A second legal challenge to Highways England’s selection of a preferred scheme for an Arundel A27 bypass has been withdrawn in response to plans for a new consultation in the spring.
Back in May a modified version of option 5a was announced as the preferred route following a public consultation from August to September 2017.
While the proposed improvements have been welcomed in some quarters, the environmental impact of the new road has been challenged by campaigners.
Legal challenges were launched by the South Downs National Park Authority and environmental campaigner Emma Tristram, who argued that there had been errors and omissions in the information provided during the consultation, while the public had not had a chance to comment on revised traffic figures.
Since then Highways England has agreed to stage a new consultation in the spring as ‘important new information’ about each of the options had become available.
Last week the national park said it had withdrawn its legal challenge and now Dr Tristram has announced she will follow suit and withdraw her claim, with Highways England agreeing to paying her legal fees.
Dr Tristram said: “I am pleased at what’s been achieved and thank [law firm] Leigh Day and my supporters. The 2017 consultation has been shown to be faulty, and it will be important to make sure Highways England stick to their agreement in the new consultation.
“Even better would be a complete rethink to include the locally-promoted New single purple route, a wide single-carriageway version of one of Highways England’s options. This is a more modest traffic solution which takes account of the latest statements on climate change and species loss.”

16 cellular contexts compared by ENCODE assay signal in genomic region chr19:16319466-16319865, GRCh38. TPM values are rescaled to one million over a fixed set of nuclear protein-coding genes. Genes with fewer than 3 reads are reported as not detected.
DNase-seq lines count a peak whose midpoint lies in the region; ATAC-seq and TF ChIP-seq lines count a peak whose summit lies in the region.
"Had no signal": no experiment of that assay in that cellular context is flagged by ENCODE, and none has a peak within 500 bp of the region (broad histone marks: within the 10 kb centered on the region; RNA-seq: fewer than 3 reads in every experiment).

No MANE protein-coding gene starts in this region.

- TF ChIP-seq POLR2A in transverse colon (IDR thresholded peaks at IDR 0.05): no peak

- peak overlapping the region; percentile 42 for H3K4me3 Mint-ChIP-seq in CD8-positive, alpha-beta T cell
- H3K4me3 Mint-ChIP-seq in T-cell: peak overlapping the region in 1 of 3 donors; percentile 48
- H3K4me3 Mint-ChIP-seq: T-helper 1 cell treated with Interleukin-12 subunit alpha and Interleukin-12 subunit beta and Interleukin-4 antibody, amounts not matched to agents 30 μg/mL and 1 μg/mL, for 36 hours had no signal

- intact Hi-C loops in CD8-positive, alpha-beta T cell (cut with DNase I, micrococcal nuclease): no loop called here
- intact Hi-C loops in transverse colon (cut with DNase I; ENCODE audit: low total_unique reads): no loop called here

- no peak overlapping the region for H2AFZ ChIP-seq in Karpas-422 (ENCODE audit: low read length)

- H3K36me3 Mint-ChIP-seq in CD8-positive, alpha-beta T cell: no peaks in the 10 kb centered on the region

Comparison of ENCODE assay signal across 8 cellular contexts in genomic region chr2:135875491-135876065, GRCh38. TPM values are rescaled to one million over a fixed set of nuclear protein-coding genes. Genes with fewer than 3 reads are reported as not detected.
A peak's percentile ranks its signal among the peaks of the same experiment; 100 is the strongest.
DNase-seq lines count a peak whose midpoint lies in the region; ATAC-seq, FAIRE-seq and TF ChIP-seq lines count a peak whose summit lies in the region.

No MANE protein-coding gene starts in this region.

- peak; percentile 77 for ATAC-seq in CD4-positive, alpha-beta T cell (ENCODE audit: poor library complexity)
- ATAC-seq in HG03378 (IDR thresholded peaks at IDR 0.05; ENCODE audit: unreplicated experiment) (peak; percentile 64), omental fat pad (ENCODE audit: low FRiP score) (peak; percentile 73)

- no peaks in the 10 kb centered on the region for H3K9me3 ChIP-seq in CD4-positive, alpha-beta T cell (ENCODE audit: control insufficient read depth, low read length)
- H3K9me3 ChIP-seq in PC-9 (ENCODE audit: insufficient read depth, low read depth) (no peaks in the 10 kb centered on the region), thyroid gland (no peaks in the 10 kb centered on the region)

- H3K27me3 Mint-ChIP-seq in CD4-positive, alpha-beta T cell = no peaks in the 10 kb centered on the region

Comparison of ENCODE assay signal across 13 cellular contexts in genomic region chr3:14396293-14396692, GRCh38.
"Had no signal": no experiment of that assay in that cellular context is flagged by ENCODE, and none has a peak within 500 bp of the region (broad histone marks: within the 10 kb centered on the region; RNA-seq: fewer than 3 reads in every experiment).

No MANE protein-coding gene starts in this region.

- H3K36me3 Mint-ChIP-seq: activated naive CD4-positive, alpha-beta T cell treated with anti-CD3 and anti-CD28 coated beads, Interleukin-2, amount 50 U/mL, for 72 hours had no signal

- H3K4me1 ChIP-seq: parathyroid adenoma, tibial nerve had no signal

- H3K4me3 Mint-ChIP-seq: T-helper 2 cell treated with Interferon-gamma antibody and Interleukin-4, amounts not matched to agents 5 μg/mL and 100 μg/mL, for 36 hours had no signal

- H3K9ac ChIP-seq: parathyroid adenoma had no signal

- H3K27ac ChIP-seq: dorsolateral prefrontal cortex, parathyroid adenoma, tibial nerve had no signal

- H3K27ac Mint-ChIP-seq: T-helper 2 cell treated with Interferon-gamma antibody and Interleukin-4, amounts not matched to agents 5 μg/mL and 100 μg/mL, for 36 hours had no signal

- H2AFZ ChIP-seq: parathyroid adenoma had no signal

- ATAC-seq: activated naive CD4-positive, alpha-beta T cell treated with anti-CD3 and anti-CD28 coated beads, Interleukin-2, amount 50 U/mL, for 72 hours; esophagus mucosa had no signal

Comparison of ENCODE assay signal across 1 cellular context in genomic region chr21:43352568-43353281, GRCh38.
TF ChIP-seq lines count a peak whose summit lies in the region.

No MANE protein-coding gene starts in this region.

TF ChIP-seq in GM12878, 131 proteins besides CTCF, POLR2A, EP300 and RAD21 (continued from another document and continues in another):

Her claim will be withdrawn on the basis of assurances about a fresh consultation, comprehensive documents being produced with updated environmental and traffic modelling data and the three options being open for selection and following further consultation a new preferred route announcement (PRA) will be made.
In the meantime the current PRA remains in place so landowners who have applied for compensation can have their applications processed.
Tessa Gregory, a partner at Leigh Day, added: “We are pleased that Highways England have committed to carrying out a new consultation which will correct errors in the previous consultation and allow our client and others a full opportunity to comment on each of the route options.
“Our client will continue to fight to ensure that the environmental damage of the proposed route is fairly and properly considered and we will continue to work with our client to ensure that Highways England keeps the promises it has made.”
A Highways England spokesman said: “We welcome the withdrawal of the two legal challenges regarding the A27 Arundel bypass. Our further consultation next spring will give people a fresh look at all the viable options for upgrading the A27 using the latest available information.
“We remain clear that the preferred route announcement we made in May remains in place. This further round of consultation will give people an opportunity to comment on all matters presented at the previous consultation in 2017 and the new information available.”